The Therapist

I remember the first day of my internship as a counselor in my Master’s program. I had been filled with so much knowledge and a belief that I was supposed to make a difference in people’s lives. My supervisor then gave me my first assigned person and I prepared myself to meet with them. The session time arrived, and I was a little anxious, but also confident that I could help the person sitting in front of me. I began the interview with some questions and listened to their answers and to their story.

Immediately, I could see what the issues were and proceeded to share much of the knowledge I had gained and in short order I had diagnosed and provided a clear path to recovery for my first “client,” all the while thinking how easy this work was going to be. After all, in the course of an hour, I had laid out a clear and logical path of healing for this person who had been struggling for years.

My confidence and arrogance and ego were shattered, of course, when none of what I said helped in any way whatsoever. It was at that moment my internship began in earnest as I started to learn a simple truth. Theodore Roosevelt is credited with the statement that sums up this truth. “People don’t care how much you know until they know how much you care.”

Years later I became a supervisor for counseling interns at a treatment center and observed my own errors being played out right in front of me. Those interns, to a person, entered into those first sessions full of the knowledge gained through their education and were convinced that they would bring healing and recovery by sharing what they had learned. And, to a person, they found out what I found out.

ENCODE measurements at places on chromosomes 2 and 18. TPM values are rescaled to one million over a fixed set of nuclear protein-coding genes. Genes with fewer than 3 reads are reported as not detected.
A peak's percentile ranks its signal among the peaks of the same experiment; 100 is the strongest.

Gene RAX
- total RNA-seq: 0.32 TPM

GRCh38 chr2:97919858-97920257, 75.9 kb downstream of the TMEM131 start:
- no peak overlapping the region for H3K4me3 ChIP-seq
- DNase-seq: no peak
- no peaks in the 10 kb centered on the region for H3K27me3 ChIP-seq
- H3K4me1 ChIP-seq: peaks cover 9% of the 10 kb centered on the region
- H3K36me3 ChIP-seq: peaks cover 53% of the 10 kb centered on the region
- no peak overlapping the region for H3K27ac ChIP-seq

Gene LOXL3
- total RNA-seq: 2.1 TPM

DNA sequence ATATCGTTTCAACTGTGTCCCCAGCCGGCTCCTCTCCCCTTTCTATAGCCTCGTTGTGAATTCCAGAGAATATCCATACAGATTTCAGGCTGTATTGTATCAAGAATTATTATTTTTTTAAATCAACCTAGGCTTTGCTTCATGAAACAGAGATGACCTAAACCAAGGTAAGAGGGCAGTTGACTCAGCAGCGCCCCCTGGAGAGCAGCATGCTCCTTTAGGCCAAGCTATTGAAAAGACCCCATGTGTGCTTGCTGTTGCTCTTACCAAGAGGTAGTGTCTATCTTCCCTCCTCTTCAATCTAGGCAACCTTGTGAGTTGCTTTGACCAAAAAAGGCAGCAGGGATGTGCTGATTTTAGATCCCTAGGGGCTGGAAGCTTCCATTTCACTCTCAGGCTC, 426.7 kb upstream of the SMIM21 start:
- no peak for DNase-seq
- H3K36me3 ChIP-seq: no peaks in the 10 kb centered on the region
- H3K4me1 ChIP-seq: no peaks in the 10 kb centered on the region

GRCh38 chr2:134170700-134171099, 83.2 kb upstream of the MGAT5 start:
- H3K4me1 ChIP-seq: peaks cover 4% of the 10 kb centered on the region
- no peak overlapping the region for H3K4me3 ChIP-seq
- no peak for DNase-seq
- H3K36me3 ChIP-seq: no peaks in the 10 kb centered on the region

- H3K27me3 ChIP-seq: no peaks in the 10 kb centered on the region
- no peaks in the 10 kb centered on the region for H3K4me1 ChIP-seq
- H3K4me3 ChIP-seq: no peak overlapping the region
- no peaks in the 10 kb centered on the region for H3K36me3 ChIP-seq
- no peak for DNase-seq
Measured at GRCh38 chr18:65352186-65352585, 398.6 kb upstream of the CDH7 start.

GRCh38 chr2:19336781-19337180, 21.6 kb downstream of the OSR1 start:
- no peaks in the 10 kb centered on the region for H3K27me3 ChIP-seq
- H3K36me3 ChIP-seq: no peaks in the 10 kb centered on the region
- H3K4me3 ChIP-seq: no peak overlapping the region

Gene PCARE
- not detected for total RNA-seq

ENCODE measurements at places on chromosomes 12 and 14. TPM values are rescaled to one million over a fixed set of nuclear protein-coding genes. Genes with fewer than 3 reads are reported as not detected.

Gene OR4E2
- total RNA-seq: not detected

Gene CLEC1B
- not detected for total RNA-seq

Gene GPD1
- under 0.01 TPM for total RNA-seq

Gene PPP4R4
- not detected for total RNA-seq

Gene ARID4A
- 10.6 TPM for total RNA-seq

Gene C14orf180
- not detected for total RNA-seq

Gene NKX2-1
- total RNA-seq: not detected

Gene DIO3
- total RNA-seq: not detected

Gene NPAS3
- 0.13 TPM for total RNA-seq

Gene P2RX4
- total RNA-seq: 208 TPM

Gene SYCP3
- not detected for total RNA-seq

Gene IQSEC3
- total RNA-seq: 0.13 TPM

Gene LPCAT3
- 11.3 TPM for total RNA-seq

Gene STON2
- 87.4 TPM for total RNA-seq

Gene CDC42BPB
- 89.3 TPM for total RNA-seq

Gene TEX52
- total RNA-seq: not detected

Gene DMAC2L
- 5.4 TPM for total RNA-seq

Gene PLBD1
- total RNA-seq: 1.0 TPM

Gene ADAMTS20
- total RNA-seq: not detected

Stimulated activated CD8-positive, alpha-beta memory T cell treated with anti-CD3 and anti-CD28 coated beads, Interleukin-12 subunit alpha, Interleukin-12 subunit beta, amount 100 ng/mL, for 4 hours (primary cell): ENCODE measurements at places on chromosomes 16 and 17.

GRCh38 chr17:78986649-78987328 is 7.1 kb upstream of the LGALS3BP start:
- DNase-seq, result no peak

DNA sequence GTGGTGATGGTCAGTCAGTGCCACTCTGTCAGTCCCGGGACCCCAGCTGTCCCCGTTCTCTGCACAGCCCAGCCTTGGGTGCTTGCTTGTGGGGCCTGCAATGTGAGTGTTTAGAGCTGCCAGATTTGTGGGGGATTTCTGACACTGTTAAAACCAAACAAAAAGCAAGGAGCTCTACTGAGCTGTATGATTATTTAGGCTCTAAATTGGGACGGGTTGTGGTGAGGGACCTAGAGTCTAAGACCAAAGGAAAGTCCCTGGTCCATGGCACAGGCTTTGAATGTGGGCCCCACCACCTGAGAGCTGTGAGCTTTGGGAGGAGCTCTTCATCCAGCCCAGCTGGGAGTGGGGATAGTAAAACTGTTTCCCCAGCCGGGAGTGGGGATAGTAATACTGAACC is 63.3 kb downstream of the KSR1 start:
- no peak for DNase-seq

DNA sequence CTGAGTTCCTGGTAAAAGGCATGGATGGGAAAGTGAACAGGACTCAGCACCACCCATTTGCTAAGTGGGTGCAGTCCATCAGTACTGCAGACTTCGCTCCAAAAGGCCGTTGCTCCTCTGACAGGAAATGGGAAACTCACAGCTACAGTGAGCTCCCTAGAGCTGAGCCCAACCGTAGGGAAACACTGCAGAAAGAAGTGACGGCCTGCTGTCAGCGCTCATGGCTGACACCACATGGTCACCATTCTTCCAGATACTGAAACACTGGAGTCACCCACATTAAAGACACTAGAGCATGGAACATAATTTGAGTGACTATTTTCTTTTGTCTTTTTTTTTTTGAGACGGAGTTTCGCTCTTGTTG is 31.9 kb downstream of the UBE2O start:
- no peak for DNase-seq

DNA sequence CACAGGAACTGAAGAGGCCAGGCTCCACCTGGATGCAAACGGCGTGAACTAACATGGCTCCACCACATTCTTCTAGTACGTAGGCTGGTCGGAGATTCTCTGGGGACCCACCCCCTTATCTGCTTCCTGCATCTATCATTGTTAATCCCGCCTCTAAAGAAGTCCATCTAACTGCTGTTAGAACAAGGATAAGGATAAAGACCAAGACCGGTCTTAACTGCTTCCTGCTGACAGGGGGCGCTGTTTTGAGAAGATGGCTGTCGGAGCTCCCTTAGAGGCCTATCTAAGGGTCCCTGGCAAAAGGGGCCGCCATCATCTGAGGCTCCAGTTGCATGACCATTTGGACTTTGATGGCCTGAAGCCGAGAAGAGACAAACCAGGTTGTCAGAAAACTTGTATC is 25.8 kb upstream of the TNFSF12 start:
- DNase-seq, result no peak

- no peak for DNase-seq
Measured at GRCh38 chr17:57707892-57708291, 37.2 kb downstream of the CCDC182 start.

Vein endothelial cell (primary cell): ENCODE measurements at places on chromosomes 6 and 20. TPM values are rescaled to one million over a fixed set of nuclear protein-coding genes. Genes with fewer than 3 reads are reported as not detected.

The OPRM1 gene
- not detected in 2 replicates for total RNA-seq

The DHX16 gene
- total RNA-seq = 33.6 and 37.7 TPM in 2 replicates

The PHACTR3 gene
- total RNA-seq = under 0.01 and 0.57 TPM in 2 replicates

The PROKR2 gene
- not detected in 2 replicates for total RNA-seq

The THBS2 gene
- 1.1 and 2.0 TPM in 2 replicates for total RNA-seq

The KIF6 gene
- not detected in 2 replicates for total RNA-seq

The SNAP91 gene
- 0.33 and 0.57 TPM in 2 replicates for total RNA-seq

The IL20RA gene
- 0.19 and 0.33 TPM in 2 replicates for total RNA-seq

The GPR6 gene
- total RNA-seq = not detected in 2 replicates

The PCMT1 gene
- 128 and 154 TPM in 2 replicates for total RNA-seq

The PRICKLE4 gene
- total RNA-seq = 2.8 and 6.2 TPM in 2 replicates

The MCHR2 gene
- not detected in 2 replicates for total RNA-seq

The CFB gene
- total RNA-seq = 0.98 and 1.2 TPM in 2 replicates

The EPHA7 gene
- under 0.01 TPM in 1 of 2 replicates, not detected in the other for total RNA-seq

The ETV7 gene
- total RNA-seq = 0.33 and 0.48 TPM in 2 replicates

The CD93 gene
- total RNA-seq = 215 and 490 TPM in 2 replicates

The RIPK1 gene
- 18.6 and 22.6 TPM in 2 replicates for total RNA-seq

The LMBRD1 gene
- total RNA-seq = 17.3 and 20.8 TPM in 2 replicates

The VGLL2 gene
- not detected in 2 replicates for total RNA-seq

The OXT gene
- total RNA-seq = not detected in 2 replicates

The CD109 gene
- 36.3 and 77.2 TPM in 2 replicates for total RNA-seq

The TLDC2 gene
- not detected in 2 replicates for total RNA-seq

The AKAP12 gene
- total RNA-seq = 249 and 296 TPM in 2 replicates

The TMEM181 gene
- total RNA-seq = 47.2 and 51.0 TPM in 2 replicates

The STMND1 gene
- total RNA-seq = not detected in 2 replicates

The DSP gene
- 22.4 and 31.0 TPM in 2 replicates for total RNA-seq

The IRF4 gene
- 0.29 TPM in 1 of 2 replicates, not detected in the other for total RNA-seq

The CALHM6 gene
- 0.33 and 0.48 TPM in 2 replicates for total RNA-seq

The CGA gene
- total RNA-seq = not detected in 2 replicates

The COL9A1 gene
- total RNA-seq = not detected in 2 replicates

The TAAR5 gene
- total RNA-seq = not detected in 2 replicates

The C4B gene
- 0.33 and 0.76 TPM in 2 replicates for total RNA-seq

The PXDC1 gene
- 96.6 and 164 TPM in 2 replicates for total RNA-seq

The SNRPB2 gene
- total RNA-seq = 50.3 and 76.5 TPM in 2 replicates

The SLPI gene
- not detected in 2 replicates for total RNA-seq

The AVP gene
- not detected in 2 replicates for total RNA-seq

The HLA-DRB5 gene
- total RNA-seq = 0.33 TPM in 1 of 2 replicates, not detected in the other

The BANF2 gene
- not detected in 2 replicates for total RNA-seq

What I shared with those interns and the thing that I had to come to understand myself is that my education changed me. The things I learned helped me understand myself and the world around me differently. Much of my education was transformative when that new knowledge seeped into my own mind and soul. I told them that we can’t bring our education into the room with these people, we have to bring our changed selves.

Time and experience continues to provide me with education as I sit with people struggling with destructive behaviors, past trauma, fears, instability and hopelessness. Each story I hear, each person I see, each therapeutic relationship I enter into, educates me and changes me. And, I’d like to think, those things make me a better counselor.

Now, it needs to be made clear that we cannot underestimate the value of education. There is no substitute for learning. Knowledge of how the mind works and what interventions are most helpful is indispensable. These techniques and understandings become our tools helping us in our work. However, the most important tool we have is our authentic self.

*The opinions and views of our guest contributors are shared to provide a broad perspective of eating disorders and not intended as endorsement by iaedp™ Foundation, Inc. or its Board of Directors.*

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